f] The evidence of 272 varieties of rice seeds, indexed and presented in the language of a formal archive but also indexing and presenting generations of noncommercial, non-marketed, unrecorded intangible oral knowledge;

g] Accumulated evidence as personal contributions to The Sovereign Forest, from within Odisha during the one year that it has been permanently on view locally in Bhubaneswar (official documents, images and drawings).

The Scene of Crime (2011), the filmic work at the center of The Sovereign Forest, offers an experience of landscape just prior to erasure as territories are marked for acquisition by industry, interweaving various narrative threads with modes of image making, text inserts, and divergent temporalities that unfold in “a passage towards a more interconnected multiple relationship with the world.” The documentary and archival images of Odisha’s breathtaking landscapes and its inhabitants, captured with poetic sensibility and intimate precision, appear in a distinct reduction of sound and speed. The zones of light and color arise in different shades and scales of time, overlapping with, yet remaining outside of viewers’ time and space, allowing the gaze to explore the lush beauty of the landscape whilst opening up fissures for reflection, for the search for submerged evidence. The film “re-relates and brings to the center a set of experiences, a set of understandings, a set of senses, a set of testimonies that has been dropped by the side or not given any value or importance.” The film combines with a unique constellation wherein the index of evidence, presented along with the scene of crime, shifts from modality to modality, from multiple modes of expression that undo the divisions of formal, found, factual, objective, fictional, narrated, and invented into a new library of evidence that acts to delegitimize or rather re-legitimize the terms of definitions.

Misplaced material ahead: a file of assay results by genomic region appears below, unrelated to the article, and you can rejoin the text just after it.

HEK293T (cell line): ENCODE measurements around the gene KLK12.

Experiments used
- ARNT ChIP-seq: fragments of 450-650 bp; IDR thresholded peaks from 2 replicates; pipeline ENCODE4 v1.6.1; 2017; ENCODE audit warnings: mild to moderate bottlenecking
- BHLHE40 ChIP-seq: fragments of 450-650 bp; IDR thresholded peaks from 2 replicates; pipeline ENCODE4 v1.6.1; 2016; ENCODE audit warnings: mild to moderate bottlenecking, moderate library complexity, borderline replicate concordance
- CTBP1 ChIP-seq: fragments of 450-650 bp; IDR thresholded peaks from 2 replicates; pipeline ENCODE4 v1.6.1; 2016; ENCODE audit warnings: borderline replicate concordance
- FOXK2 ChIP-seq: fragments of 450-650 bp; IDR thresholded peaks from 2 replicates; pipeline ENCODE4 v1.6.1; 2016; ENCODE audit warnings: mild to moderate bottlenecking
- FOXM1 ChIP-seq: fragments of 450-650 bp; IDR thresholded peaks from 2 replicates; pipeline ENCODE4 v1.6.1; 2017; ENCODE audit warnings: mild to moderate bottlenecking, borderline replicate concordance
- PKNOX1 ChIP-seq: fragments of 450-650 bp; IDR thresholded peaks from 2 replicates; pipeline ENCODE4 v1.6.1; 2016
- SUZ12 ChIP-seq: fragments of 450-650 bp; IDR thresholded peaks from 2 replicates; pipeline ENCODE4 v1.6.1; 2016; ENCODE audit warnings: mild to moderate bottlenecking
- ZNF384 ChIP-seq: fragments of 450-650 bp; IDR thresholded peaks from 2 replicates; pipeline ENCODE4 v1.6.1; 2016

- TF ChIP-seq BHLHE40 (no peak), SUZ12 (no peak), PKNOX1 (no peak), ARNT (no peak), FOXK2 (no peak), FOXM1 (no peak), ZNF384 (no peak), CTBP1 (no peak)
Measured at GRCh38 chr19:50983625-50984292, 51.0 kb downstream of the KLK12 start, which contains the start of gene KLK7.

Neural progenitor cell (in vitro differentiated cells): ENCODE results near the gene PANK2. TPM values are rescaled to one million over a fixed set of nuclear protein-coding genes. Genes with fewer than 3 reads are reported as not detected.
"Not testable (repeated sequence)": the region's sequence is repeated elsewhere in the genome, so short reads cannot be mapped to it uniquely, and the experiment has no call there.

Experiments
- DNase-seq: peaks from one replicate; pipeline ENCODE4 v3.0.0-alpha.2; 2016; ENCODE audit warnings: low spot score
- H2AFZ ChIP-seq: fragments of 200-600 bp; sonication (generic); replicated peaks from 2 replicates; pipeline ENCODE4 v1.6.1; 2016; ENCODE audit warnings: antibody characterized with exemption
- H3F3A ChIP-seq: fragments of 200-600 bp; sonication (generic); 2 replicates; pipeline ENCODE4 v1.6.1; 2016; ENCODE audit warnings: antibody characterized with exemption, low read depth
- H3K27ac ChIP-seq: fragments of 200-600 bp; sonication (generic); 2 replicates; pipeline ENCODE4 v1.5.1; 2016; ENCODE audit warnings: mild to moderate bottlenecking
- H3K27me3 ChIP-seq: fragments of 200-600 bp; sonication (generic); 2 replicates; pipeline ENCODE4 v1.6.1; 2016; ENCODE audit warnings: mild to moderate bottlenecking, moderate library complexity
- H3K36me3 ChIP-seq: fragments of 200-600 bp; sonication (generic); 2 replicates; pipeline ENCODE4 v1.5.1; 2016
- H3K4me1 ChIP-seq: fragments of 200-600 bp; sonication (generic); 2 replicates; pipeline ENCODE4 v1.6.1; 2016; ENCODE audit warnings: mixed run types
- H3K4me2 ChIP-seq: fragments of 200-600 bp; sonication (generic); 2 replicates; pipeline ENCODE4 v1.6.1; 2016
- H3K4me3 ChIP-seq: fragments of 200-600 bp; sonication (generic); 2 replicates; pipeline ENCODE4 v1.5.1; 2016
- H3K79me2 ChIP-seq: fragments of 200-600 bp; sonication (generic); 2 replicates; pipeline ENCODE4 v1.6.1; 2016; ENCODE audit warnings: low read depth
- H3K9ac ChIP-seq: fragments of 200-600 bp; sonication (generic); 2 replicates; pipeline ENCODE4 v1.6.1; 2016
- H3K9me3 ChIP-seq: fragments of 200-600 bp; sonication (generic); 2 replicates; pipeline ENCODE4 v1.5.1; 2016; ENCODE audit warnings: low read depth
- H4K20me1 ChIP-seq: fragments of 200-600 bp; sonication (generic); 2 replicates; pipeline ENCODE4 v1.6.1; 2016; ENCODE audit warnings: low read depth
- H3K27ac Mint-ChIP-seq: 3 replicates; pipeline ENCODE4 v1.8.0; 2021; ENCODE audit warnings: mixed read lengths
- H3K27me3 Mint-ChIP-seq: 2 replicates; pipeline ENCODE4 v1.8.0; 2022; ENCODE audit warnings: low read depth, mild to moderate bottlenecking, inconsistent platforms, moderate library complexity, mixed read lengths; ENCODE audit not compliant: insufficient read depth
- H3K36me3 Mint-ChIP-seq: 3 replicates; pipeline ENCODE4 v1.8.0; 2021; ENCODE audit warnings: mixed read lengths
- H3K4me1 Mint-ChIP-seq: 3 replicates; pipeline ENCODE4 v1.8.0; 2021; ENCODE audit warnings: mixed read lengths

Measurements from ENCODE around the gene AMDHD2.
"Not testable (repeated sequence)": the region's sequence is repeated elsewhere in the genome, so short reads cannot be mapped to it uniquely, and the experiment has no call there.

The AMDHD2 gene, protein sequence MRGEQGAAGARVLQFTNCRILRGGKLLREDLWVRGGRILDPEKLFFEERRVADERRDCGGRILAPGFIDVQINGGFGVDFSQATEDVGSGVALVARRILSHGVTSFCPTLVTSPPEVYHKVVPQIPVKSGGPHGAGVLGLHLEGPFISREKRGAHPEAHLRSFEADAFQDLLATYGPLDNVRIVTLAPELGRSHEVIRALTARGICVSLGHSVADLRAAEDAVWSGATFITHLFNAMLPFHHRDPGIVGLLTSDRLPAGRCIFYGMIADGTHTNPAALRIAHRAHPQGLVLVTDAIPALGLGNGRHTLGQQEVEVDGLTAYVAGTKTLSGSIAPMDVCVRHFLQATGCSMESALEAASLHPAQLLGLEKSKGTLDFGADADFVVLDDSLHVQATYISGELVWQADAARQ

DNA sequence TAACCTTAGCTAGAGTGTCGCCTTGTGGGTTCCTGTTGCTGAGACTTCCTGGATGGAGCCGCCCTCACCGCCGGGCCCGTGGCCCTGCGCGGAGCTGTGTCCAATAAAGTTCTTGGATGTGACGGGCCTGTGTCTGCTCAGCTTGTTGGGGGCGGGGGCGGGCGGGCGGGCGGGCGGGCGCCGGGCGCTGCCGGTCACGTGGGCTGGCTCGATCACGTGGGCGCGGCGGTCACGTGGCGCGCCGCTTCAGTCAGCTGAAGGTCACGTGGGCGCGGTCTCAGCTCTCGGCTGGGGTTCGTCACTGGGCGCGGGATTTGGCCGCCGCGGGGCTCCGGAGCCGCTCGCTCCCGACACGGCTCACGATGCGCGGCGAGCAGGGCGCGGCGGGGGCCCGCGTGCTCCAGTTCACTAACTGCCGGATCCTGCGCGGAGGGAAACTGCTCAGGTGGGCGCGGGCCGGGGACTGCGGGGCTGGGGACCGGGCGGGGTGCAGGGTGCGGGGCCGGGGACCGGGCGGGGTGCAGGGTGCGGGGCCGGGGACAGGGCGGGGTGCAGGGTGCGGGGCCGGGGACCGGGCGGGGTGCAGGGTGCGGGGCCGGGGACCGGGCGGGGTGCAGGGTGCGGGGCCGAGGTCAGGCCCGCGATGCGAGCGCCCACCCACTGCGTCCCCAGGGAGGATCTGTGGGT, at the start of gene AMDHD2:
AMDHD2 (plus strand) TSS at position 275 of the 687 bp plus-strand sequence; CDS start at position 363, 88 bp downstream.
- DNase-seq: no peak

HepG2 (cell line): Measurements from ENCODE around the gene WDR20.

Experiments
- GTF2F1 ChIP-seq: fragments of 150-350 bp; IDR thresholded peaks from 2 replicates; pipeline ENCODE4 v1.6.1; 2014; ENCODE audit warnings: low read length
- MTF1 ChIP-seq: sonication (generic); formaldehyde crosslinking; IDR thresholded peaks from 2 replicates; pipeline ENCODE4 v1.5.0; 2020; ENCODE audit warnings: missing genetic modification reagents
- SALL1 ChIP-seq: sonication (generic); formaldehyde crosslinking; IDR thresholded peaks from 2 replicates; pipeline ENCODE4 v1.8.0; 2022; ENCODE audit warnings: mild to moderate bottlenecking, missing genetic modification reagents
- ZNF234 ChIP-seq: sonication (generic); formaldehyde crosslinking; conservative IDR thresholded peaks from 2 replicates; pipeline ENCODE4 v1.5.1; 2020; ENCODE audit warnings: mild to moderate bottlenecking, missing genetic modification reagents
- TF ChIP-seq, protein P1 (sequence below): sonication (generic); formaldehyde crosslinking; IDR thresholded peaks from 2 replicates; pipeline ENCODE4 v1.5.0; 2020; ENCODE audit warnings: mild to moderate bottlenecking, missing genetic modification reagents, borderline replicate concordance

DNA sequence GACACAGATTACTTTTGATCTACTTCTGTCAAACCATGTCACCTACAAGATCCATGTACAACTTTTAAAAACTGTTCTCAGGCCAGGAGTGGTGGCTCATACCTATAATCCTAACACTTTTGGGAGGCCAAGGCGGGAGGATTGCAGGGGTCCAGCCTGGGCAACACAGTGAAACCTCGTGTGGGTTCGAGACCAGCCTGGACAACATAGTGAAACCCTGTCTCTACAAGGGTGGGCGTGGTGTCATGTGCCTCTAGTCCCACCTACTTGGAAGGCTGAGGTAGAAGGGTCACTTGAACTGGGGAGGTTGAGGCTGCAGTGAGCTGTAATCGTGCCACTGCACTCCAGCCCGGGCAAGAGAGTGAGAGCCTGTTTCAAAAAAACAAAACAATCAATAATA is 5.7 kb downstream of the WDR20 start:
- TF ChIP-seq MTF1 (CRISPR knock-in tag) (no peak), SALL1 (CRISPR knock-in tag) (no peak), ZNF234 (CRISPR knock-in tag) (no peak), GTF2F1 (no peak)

About Amar Kanwar
Amar Kanwar was born in 1964 in New Delhi. He started making films directly after entering Film school at the Mass Communications Research Centre of Jamia Millia Islamia University, Delhi. It was also during these years that he began to engage with political and social activism. The artist lives and works in New Delhi.

Poetically interweaving narration, image and sound, Kanwar’s distinct artistic style allowed him to document, rather than simply ‘expose’ the absurd, yet historically solidified scars and rituals of separation as well as the violence, hopes and dreams of the people affected. Kanwar’s following projects include Earth as Witness (1994), a film made for the Tibetan government-in-exile, A Season Outside (1997), focusing on the Indian-Pakistani border post at Wagah, the single-channel film A Night of Prophecy (2002), an episodic visual compendium of Indian protest poetry that premiered at documenta 11; the multi-channel installations The Torn First Pages (2004) dedicated to Ko Than Htay, a Mandalay book dealer imprisoned for sedition and seeking to create an understanding of the multiple dimensions of the Burmese democracy movement; the multi-channel installation The Lightning Testimonies (2007) that recorded the different cultures of remembrance in relation to India’s history of sexual violence and abduction; finally, The Sovereign Forest (2011), an ongoing research project, which explores the social and environmental impact of mining on the local community in Odisha, India.

TBA21 has been working closely with Amar Kanwar since 2006 when co-producing The Lightning Testimonies in New Delhi together with Public Press.
Amar Kanwar – The Sovereign Forest
With texts and essays by Sudha Bharadawaj, Vrinda Grover, Monika Halkort, Amar Kanwar, Clare Lilley, Hans Ulrich Obrist, Sudhir Pattnaik, Usha Ramanathan, James C. Scott, Shiv Visvanathan, and Daniela Zyman.
Book design by Christian Schienerl, SCHIENERL D/AD, Vienna
ISBN 978-3-95679-045-4
Sternberg Press, Berlin
November 23, 2013–March 23, 2014
Curated by
Daniela Zyman
Supported by
Wiener Städtische Versicherungsverein
TBA21–Augarten, Scherzergasse 1A, 1020 Vienna, Austria
The Sovereign Forest has been made possible by multiple long-term collaborations with artists, activists, farmers, and institutions. In their own special ways they have together conceived and nurtured the project for several years. Sudhir Pattnaik and the Samadrusti team for hosting the almost permanent installation of The Sovereign Forest in Bhubaneswar, Odisha and protecting the many unseen processes within. Sherna Dastur for designing and reconceiving the installation as it evolves and for making the paper and handmade books.

Produced with the support of Samadrusti, Odisha; Thyssen-Bornemisza Art Contemporary, Wien; Centre Pompidou, Paris; Yorkshire Sculpture Park; Public Press, New Delhi; and Documenta 13, Kassel.

Supported by the international commissions program of TBA21–Thyssen-Bornemisza Art Contemporary.

Courtesy of Amar Kanwar & Marian Goodman Gallery Paris / New York